Conclusion: There is no evidence from this study to suggest that the increasing use of "over the counter" antifungal treatment has selected for atypical, possibly inherently azole resistant, strains of vaginal yeasts in HIV seronegative women.
Key Words: vulvovaginal candidiasis; non-albicans species; antifungal drug resistance
A commercially available, nonamplified, nucleic acid probe-based test system (BD Affirm VPIII) was compared with nucleic acid amplification (NAA)-based assays for determining the etiology of vaginitis in a cohort of 323 symptomatic women. First, a semiquantitative, multiplexed PCR assay (BV-PCR) and the Affirm VPIII Gardnerellavaginalis test were compared with a unified bacterial-vaginosis (BV) reference standard incorporating both Nugent Gram stain scores and Amsel clinical criteria. In the evaluable population of 305 patients, BV-PCR was 96.9% (191/197) sensitive and 92.6% specific (100/108) for BV, while Affirm VPIII was 90.1% sensitive (179/197) and 67.6% specific (73/108). Second, a multiplexed PCR assay detecting Candida albicans and Candida glabrata (CAN-PCR) was compared with the Affirm VPIII Candida test using a reference standard for vulvovaginal candidiasis (VVC) of yeast culture plus exclusion of alternate vaginitis etiologies. In the population evaluated (n = 102), CAN-PCR was 97.7% sensitive (42/43) and 93.2% specific (55/59) and Affirm VP III was 58.1% sensitive (25/43) and 100% specific (59/59) for VVC. Finally, the results of a commercial NAA test (GenProbe Aptima Trichomonas vaginalis assay; ATV) for T. vaginalis were compared with the Affirm VPIII Trichomonas vaginalis test. In the absence of an independent reference standard for trichomonal vaginitis (TV), a positive result in either assay was deemed to represent true infection. In the evaluable cohort of 388 patients, the sensitivity of ATV was 98.1% (53/54) versus 46.3% (25/54) for Affirm VPIII. The diagnostic accuracy of the combined NAA-based test construct was approximately 20 to 25% higher than that of the Affirm VPIII when modeled in populations with various prevalences of infectious vaginitis.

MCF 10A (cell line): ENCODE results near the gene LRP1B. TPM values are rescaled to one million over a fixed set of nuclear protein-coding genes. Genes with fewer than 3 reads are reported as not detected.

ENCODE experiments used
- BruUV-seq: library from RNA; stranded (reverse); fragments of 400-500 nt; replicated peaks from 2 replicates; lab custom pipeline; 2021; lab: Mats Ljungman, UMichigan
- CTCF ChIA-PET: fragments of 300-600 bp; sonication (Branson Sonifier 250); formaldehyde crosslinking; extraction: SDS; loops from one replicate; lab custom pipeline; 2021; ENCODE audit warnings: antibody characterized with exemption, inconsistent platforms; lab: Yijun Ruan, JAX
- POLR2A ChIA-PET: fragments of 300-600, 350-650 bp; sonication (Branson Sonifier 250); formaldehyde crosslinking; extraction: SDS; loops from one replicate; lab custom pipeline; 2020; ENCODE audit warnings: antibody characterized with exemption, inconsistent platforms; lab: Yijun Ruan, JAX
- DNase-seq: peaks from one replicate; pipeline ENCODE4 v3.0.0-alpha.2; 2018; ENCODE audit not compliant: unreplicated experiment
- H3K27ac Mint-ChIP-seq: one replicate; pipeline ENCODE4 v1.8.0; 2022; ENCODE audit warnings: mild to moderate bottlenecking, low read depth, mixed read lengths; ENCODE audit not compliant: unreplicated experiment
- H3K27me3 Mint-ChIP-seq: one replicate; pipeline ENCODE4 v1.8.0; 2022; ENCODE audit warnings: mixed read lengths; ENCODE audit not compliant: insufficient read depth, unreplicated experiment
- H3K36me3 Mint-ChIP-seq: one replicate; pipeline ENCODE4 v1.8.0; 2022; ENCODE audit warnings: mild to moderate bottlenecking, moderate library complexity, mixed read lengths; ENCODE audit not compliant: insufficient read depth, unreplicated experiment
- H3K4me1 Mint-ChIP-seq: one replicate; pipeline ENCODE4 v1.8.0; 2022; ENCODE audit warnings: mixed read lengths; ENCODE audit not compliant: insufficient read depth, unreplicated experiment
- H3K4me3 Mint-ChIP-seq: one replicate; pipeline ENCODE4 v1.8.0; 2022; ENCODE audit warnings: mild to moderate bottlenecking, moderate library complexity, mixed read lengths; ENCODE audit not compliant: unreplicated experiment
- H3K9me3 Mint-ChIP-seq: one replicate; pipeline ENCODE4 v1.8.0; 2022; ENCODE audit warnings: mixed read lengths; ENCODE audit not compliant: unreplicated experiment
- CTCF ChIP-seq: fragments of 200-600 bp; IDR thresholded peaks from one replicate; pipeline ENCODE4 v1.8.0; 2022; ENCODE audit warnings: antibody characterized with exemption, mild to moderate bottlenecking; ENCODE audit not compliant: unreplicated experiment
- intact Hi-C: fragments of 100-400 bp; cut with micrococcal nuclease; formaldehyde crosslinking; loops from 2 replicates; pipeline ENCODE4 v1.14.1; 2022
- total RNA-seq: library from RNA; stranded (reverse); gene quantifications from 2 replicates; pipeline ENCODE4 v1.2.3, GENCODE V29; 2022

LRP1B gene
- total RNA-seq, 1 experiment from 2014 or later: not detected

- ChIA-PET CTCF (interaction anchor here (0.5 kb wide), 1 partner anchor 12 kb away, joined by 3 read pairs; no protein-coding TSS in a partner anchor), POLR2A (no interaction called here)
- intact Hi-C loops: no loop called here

Surveillance cultures may be helpful in identifying patients at increased risk of developing invasive candidiasis. However, only scant information exists on the effect of Candida colonization on serum levels of diagnostic biomarkers. This prospective surveillance study determined the extent of Candida colonization among pediatric cancer patients and its possible impact on serum levels of (1-3)-β-D-glucan (BDG), Candida mannan and Candida DNA.
A total of 1075 swabs originating from oropharynx (n = 294), nostrils (n = 600), rectum (n = 28), groin (n = 50), ear (n = 54), and axilla (n = 49) of 63 pediatric cancer patients were cultured for the isolation of Candida spp. Patients yielding Candida spp. from any sites were considered as colonized. Serum samples were collected from patients at the time of first surveillance culture for detection of BDG by Fungitell kit and Candida mannan by Platelia Candida Ag. Candida DNA was detected by using panfungal primers and identification was carried out by using species-specific primers and DNA sequencing.